• Charismatic thespians Nophand Boonyai and Pattarasuda Anuman Rajadhon portray two characters in their late 30s whose life is not going anywhere. Photo/Sirima Chaipreechawit
  • Silpathorn artist Nikorn Saetang works with Nophand Boonyai for the first time, portraying the title character in 'Happy New Year, Mr. Smith'. Photo/Sirima Chaipreechawit

Forty is the new 30

Art September 26, 2016 01:00

By Pawit Mahasarinand

Special to The Nation

After almost two years, playwright, director and actor Nophand Boonyai is back on stage



When I compiled the list of the 10 best stage works of the 2000s, Nophand Boonyai’s “Sunflower” was high on the list. But after two critically acclaimed works in 2014, namely “Utopian Malady” and “The Cult of Monte Cristo”, contemporary Thai theatre has been missing his unique views on life and genuine dark humour.
“I’ve been doing nothing – nothing theatrical anyway,” says Nophand.
 “I’ve written a TV soap opera script, a really mind-opening experience, but other than that I’ve been just travelling, lazing about and raising a Boston terrier.” 
Now, though, the wait is over and his new work “Happy New Year, Mr. Smith” premieres this Thursday, with a stellar cast, himself included. It’s described as a contemporary dark comedy on the lives of Bangkokians at a time when competition is not with others but with oneself and when success is not an option. Three characters in their late-30s are at the core – one doesn’t want to get married, another is divorced and the last one is a celebrity. The play has a catchy hashtag: “#40isthenew30”.
“I guess everything needs to come with a tagline nowadays; otherwise it creates some kind of alienation. It’s based on a long series of life events and people I know. Most of these events are not my own: my life isn’t all that interesting. The character I play, though, definitely resonates from my experience. No one could play this character: I don’t want to hide it behind someone else, and also I really want to get my acting back on track.”
He elaborates on the plot, saying: “These three people are getting older but their lives are not going anywhere. Then, they see this older guy across the building – he’s alone but kind of happy. They’re reflecting on one another like the ‘me before’ and the ‘me after’, but the sad thing is that whether before or after they’ll always have the tendency to make the wrong choices.”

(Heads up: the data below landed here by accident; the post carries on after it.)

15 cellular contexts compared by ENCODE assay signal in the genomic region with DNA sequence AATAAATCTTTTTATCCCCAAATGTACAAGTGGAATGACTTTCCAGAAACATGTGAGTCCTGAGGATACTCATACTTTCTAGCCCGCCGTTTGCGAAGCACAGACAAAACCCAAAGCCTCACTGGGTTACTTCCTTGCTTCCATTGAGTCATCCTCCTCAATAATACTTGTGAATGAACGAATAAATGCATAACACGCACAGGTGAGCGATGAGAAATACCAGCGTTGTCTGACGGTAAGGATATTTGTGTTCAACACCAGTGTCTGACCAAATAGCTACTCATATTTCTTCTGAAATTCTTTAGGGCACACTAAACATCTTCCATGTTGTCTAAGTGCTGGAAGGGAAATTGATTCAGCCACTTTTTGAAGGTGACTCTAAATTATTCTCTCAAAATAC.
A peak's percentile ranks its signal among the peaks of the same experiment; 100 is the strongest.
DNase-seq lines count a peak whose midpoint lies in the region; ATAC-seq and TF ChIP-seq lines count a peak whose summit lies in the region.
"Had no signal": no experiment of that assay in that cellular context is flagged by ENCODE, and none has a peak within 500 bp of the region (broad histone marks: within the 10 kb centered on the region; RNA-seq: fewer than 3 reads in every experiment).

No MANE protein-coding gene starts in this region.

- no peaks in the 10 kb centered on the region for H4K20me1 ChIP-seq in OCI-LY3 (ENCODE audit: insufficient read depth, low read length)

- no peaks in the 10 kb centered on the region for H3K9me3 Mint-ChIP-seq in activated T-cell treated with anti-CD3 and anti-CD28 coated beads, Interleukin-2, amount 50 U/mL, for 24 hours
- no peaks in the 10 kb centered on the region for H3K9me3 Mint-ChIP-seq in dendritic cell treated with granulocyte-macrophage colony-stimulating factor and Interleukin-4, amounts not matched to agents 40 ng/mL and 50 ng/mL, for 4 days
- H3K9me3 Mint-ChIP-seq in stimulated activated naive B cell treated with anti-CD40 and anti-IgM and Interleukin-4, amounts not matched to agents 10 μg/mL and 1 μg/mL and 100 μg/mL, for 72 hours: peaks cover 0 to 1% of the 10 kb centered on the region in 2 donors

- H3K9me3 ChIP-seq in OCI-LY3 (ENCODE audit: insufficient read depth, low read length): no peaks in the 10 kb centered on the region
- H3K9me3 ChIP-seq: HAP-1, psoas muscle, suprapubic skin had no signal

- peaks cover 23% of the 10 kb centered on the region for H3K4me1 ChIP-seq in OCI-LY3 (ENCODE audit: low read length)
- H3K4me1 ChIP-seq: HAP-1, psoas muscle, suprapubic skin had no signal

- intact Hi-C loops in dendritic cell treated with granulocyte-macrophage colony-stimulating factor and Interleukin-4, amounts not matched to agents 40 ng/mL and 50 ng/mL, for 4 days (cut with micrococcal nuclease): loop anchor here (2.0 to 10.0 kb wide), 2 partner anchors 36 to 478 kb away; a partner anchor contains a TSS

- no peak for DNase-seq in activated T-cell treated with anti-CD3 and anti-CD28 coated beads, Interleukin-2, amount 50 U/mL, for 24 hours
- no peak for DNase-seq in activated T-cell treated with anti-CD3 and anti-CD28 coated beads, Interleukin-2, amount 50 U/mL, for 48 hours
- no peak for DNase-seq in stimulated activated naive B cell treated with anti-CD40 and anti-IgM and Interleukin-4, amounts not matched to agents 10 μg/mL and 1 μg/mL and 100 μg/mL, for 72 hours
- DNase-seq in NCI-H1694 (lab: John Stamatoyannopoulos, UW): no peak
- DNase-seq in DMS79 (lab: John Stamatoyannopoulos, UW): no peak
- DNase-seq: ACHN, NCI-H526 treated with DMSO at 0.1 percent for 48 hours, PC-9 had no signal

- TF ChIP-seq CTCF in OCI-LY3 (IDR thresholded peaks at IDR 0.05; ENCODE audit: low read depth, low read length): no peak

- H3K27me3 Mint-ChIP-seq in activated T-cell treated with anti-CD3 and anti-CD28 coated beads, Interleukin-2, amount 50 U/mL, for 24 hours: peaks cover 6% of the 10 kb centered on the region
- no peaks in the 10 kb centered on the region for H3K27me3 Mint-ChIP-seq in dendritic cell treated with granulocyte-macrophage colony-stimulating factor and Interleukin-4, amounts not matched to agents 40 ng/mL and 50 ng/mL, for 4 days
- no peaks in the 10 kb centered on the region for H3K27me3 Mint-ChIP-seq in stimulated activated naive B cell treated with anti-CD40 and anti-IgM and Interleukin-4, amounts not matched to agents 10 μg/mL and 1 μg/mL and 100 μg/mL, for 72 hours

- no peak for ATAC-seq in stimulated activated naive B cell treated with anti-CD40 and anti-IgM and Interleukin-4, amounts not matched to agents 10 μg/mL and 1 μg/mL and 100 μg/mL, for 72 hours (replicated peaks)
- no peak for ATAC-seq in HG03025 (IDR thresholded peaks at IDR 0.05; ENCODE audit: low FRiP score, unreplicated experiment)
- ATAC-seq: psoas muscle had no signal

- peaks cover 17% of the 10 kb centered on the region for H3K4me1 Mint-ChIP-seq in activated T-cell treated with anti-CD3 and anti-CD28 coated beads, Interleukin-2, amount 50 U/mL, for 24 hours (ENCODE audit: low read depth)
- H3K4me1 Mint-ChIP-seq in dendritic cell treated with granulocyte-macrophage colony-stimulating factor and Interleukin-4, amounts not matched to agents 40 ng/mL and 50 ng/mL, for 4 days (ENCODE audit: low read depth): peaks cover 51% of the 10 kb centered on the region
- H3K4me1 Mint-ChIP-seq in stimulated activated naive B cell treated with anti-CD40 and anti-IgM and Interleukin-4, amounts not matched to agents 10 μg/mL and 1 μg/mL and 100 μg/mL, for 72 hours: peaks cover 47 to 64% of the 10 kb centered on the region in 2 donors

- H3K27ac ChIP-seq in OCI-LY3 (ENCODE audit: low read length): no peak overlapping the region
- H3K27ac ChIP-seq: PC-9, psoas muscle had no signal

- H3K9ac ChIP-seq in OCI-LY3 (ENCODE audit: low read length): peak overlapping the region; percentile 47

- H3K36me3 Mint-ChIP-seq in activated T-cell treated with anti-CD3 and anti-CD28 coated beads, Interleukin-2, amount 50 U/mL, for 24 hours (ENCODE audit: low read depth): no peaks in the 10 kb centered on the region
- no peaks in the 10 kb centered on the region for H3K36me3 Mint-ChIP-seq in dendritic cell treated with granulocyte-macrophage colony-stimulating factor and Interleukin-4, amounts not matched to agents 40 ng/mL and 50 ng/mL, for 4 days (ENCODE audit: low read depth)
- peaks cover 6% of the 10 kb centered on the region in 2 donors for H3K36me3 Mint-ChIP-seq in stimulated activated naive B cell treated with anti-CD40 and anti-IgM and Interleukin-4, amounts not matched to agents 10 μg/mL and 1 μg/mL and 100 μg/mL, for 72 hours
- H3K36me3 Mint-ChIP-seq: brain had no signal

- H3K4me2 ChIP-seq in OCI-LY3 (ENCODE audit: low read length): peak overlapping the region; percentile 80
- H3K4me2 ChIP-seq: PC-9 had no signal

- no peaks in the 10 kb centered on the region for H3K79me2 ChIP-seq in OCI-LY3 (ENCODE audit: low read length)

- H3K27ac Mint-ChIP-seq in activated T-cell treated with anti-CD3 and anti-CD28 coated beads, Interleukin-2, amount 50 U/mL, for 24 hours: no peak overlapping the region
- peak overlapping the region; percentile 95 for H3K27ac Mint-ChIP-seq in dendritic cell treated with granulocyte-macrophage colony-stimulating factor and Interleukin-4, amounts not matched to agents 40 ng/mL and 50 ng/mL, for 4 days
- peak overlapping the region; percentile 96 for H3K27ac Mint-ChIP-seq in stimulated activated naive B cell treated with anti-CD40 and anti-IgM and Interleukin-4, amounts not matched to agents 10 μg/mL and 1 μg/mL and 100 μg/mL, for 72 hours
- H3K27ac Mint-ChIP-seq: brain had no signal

Completing the trio are two seasoned thespians who have worked with Nophand before – Suphasawatt “Watt” Purnaveja and Pattarasuda “Bua” Anuman Rajadhon, of whom Nophand speaks highly.
“I think he’s one of the best actors around and the number of them is decreasing – there are not many new people. But I think he could do so much more if he stopped playing the comedic roles into which he’s been pigeon-holed. And for Bua, well, you can’t find that kind of presence and prestige just anywhere and I think she takes the job seriously too, and so I really respect that. Acting is about being honest to the role and I think that’s what I admire the most about them.”
That “older guy across the building” is being portrayed by playwright, director and actor Nikorn Saetang, a Silpathorn artist, and Nophand has learned a lot from this experience.
“There’s a big gap in experience; Nikorn has already been there and done that. He was supposed to have a small part as a guest actor, but after the third rewrite he became the heart of story but the poster had already been designed. So I was thinking, ‘Let’s see where we can take this story and also how this story can reflect on our acting capabilities’. So a reshoot had to be set up and from that point the story of Mr. Smith, a nickname we gave him from peeping on him, finally had a heartbeat.”
“The play was hard to write. I kept going back and tearing it up because I wrote what I was inclined to write, what I was used to. As a writer, that’s the hardest part.”
Nophand’s previous works have been staged either at Democrazy Theatre Studio or Crescent Moon Space but this new one is a venue new to him – K-Bank Siam Pic-Ganesha Centre of Performing Arts’ studio.
“They kind of invited me a while ago: they wanted artists to use the venue to keep the art form going, after all it is a theatre, so I thought why not? My life has changed so much in the past year or so. Today’s it’s all about how you should venture out of your comfort zone, so I came out, way, way out from everything that I was used to.” 
 THE SOONER
 
THE CHEAPER
- “Happy New Year, Mr. Smith” is from Thursday to October 18, except Wednesday and Thursday, 8pm at The Studio, K-Bank Siam Pic-Ganesha Centre of Performing Arts, Siam Square One (BTS Siam, Exit 4). 
- It’s in Thai, no English surtitles.
- Tickets in the first week are Bt600, second Bt650, and last Bt700 (Bt 450 for students). 
- Call (081) 852 1641 now.